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Russia: Newspaper For St. Petersburg's Homeless Gets Boost

St. Petersburg, 12 June 1997 (RFE/RL) - Russia's only newspaper for the homeless, St. Petersburg's 'Na dne' (Down and Out), has been given a helping hand to solve one of its most pressing problems. Last week, officials from the British Know How Fund donated state-of-the-art desk-top publishing computer equipment and accessories to modernize and speed up the publishing process. Na dne is published by Nochlezhka, St. Petersburg's leading charity helping the homeless.

The gift -- valued at $ 12,500 -- was purchased under a special British Consulate's technical-assistance program, which supports the transition to democracy and a market economy in former Soviet-bloc countries. Since its founding in 1989, the "Know How Fund," as its more commonly called, has dispersed 230-million British Pounds throughout the former Soviet bloc.

In the past, most of the Fund's grants have been in the areas of finance, energy, agriculture, small business and health. Tony Faint, the Fund's director for Eastern Europe, told our correspondent that "the grant to Nochlezhka was the first assistance to a non-governmental organization (NGO) in St. Petersburg, and came under what he called, the "good government program." Faint said NGOs have made a big contribution to the reform process, namely -- to build a civil society.

Na dne's Chief Editor, Marina Dmitrieva, told our correspondent the gift will speed up the publishing process, and, as she put it, "now we won't spend so much time fighting with the computer."

Nochlezhka was founded in 1990 by Valeri Sokolov - still the current director -- to provide material and legal assistance to the city's homeless. Up until recently, it was the only NGO helping the city's homeless. Na dne was founded by Nochlezhka in 1994 to inform the public about the problem of homelessness, and to give the homeless a means of earning income, since most do not have a city residence permit which is necessary to find work.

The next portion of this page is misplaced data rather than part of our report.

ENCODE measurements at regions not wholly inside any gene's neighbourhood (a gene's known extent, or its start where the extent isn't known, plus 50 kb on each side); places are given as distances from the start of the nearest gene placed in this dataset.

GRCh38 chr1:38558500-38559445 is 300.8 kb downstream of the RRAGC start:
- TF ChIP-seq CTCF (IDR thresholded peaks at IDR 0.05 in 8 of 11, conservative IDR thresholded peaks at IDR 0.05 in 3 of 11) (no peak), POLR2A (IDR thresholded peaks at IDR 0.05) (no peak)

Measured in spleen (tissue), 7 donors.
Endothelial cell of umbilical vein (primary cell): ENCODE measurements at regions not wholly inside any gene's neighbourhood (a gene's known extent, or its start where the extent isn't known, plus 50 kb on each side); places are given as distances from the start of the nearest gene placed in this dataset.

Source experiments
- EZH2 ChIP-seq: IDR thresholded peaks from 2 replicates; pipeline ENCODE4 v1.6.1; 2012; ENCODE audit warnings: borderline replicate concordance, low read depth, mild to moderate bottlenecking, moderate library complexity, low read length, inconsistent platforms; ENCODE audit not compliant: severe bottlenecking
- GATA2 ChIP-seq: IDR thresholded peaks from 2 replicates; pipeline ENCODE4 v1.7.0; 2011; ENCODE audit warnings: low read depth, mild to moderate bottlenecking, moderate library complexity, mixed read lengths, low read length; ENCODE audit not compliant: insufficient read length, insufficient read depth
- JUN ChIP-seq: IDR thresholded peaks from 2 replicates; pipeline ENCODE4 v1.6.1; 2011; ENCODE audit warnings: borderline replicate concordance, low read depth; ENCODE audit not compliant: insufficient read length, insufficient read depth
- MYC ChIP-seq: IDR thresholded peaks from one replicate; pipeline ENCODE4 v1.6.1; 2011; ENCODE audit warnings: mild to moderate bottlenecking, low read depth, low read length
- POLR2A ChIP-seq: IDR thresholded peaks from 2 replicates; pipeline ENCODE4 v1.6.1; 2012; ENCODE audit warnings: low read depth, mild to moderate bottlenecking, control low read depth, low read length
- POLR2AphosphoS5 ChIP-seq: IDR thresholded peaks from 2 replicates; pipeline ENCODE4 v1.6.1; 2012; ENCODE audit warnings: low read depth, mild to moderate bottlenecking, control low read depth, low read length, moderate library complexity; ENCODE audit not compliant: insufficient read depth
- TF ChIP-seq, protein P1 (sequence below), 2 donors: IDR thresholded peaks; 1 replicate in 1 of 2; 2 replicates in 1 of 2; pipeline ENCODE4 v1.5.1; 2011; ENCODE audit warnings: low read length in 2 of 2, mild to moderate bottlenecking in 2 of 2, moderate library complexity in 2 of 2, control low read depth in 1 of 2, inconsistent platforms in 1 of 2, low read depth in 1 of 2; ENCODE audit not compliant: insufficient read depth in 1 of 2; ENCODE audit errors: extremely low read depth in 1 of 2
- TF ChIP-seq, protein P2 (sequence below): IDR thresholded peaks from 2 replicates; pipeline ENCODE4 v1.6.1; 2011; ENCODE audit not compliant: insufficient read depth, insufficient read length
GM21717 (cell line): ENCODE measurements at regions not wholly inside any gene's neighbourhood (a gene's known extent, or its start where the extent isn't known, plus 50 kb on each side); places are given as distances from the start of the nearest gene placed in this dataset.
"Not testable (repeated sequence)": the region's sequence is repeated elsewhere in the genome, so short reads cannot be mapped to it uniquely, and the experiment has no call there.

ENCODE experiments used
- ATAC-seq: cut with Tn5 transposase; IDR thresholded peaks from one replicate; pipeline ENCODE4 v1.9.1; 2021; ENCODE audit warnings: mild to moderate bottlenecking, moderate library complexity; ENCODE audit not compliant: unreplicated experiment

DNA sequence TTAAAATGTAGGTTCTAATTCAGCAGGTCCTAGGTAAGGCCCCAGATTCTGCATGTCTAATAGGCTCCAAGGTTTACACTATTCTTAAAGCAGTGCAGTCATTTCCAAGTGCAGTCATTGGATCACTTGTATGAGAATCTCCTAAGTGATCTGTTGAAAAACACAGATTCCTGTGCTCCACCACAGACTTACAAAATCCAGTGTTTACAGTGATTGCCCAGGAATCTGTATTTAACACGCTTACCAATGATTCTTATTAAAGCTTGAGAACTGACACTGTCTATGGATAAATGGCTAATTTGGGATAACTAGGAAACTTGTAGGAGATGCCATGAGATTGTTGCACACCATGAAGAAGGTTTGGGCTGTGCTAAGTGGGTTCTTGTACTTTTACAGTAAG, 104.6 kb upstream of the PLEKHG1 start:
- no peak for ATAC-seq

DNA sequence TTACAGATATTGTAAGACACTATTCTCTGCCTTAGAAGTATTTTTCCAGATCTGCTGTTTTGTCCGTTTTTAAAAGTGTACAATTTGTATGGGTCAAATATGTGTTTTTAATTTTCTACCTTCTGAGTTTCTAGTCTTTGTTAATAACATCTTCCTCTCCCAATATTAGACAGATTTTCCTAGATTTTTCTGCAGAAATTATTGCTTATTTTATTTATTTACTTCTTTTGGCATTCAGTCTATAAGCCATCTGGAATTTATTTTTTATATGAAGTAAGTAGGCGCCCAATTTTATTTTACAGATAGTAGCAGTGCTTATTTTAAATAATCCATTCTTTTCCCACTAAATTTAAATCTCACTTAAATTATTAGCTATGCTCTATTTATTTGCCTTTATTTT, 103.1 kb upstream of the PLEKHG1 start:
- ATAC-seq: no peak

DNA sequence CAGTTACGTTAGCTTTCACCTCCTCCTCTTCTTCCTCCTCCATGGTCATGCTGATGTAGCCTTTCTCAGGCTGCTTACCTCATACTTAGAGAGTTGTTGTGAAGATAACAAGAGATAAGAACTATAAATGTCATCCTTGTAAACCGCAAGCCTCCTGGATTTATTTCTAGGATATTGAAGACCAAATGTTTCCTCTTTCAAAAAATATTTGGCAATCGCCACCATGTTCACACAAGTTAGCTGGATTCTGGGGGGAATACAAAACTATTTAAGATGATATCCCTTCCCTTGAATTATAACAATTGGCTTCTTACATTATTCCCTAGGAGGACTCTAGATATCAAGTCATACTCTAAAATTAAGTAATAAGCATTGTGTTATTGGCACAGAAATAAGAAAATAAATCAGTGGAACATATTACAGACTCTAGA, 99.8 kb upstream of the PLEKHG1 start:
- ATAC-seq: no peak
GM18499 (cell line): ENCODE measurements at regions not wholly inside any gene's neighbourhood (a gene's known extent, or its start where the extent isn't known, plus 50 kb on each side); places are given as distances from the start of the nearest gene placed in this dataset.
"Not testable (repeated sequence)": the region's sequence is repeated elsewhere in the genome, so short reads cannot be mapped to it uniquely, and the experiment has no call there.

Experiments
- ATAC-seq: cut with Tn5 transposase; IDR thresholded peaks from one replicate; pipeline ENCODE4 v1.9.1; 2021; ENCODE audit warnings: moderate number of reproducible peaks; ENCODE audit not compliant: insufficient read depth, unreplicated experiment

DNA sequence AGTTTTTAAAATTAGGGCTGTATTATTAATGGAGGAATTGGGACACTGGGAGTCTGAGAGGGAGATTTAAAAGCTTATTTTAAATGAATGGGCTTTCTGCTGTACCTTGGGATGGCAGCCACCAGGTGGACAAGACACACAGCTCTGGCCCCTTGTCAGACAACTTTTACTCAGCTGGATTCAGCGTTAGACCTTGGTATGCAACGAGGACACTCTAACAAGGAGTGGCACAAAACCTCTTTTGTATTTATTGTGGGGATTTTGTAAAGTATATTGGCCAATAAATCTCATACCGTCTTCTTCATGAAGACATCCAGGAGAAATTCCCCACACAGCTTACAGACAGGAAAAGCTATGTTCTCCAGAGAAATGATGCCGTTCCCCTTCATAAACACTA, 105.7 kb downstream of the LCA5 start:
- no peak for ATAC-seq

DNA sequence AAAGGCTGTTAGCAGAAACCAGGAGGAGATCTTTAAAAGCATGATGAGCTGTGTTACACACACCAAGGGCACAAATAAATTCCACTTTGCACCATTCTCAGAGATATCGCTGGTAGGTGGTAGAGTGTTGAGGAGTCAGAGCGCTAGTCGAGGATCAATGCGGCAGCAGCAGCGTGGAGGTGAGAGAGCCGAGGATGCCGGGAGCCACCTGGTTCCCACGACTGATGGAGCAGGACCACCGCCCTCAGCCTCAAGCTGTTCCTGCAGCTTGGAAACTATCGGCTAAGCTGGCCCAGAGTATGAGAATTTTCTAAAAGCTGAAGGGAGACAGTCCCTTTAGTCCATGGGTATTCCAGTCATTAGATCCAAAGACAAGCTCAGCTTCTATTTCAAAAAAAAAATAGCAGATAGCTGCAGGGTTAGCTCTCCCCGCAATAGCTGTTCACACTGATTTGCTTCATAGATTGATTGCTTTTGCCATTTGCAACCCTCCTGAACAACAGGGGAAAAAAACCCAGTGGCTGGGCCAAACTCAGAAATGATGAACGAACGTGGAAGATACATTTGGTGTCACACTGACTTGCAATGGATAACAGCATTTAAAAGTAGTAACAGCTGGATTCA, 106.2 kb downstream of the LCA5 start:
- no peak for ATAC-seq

The homeless get to keep 80 percent of what they sell, with the rest going to cover costs. Dmitrieva says that Na dne is a chance for the homeless to do something to help themselves and get back on their feet. For example, money from the sale of Na dne is Mamkhetdin Saufulin's primary source of income. He says it allows him to earn some money to have something to eat.

Despite this opportunity, only about 100 homeless sell the paper. Larissa Petrova, a Nochlezhka social worker, told our correspondent there are many good reasons why they forgo the opportunity. First and foremost, she said, is the fear of the police who often chase them away. Nochlezhka says it has recently concluded an unwritten agreement with the police not to touch those selling Na dne, but word seems to travel slowly down to the cop on the beat.

The inspiration to publish Na dne came in 1993 after seeing a copy of "The Big Issue in Scotland," a Scottish newspaper for the homeless. The name was taken from Maxim Gorky's 1901 play, "Na dne", about life in Moscow's most notorious slum, The Khitrov Market. Also, for one year only, in 1912, Gorky published a newspaper in Moscow by the same name.

Since its founding, Na dne has itself been down-and-out, surviving on sporadic donations from well-wishers, nearly all of them from Europe. At one point, because of a lack of funds, the newspaper closed down for six months. With help from Great Britain, Germany and Finland, it is now published regularly every 20 days, with a circulation of 20,000.

(Editor's Note: 'Na dne' is on the Internet at: